(ATTN: ADDS Kang's return home in last 2 paras, photo)
MUNICH/SEOUL, Feb. 16 (Yonhap) -- The South Korean and Chinese foreign ministers have agreed to cooperate in dealing with the new coronavirus and continue to push for a visit to Seoul by Chinese President Xi Jinping in the first half of this year, officials said Sunday.
The pledge was made during bilateral talks between Foreign Minister Kang Kyung-wha and her Chinese counterpart, Wang Yi, on Saturday on the sidelines of the annual Munich Security Conference.
Kang expressed her hope that the spread of the COVID-19 outbreak could be contained soon in China and asked for Beijing's continued support in South Korea's efforts to protect its people and businesses in China.
Expressing gratitude to the Seoul government for its support, Wang Yi stressed that his country will work closely with South Korea in responding to the virus.
"I and Minister Wang Yi reaffirmed that we will continue to push for President Xi's visit to South Korea in the first half of this year just as we've agreed upon," Kang told reporters after the meeting.
Other details, including the exact date, require further arrangement, she added.
Last year, the South Korean presidential office Cheong Wa Dae affirmed that Xi will visit South Korea in the first half of 2020. But speculation has mounted that the trip might be postponed due to the novel virus.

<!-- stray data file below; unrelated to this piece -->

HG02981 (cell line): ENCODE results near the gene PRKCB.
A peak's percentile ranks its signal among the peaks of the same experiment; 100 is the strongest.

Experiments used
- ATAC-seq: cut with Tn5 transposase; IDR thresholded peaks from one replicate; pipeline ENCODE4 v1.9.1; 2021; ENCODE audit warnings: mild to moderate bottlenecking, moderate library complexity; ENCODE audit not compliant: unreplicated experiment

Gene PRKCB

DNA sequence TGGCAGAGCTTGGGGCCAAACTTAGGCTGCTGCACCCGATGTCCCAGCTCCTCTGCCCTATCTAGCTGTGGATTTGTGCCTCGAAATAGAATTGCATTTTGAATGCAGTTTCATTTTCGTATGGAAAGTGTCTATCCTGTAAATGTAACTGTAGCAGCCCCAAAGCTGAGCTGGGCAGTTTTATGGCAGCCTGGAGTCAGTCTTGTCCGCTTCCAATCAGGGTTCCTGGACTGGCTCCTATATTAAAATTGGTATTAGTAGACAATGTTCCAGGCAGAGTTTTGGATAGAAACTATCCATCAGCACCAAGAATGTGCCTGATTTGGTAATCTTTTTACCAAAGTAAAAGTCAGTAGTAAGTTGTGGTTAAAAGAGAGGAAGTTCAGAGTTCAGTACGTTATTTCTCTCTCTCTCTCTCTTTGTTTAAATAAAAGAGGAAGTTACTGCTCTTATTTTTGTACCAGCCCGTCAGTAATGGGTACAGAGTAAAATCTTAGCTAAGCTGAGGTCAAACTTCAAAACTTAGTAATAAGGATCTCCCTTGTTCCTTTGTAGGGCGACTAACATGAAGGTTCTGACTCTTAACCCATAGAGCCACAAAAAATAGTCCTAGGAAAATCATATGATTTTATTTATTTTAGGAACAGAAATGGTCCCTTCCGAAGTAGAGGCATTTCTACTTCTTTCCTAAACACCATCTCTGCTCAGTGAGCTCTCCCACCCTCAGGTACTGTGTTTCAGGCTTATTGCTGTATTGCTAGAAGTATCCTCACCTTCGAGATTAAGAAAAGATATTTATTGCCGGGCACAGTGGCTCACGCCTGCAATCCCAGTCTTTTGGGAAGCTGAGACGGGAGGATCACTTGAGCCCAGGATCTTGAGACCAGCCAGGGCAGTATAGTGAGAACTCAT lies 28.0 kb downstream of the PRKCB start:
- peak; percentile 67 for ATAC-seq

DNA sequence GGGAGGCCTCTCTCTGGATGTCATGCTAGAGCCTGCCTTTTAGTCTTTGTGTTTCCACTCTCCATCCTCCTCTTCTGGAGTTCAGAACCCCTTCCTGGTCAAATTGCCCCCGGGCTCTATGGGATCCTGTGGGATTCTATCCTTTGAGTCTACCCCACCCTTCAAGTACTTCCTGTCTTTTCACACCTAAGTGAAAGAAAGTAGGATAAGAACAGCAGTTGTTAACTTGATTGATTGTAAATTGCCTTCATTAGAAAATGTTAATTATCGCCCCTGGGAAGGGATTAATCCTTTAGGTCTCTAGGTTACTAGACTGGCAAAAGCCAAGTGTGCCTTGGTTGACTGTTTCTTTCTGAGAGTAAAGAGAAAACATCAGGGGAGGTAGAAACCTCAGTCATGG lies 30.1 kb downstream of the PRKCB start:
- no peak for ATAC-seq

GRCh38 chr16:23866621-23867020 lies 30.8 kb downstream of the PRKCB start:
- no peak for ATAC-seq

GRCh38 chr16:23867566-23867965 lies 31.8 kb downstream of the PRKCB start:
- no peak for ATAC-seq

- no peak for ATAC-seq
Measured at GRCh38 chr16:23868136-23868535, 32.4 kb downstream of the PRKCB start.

As of early Sunday, South Korea has 28 confirmed cases of the new virus. In China, more than 1,660 have died and over 68,300 confirmed cases have been reported so far.
"Jointly overcoming the difficulties, the two ministers agreed to work closely for high-level personnel exchanges so as to further consolidate the basis of the bilateral friendship and relations," Seoul's foreign ministry said in a release.
Kang also asked for China's participation in the upcoming summit of the Partnering for Green Growth and the Global Goals 2030 (P4G) set to be held in June in Seoul. In response, the Chinese minister said the country will review the matter seriously, according to Seoul's foreign ministry.
"The two ministers also reaffirmed their countries' will to cooperate for practical progress in the peace process on the Korean Peninsula and vowed close communication," the ministry said in a release.
Kang returned home on Sunday from her four-day trip to Munich.
During her stay, the minister met with her U.S. and Japanese counterparts -- Mike Pompeo and Toshimitsu Motegi -- bilaterally as well as trilaterally and discussed key pending issues, including the recent spread of the novel coronavirus, Japan's export curbs on South Korea, defense cost-sharing negotiations between Seoul and Washington and security situations on the Korean Peninsula, according to the ministry.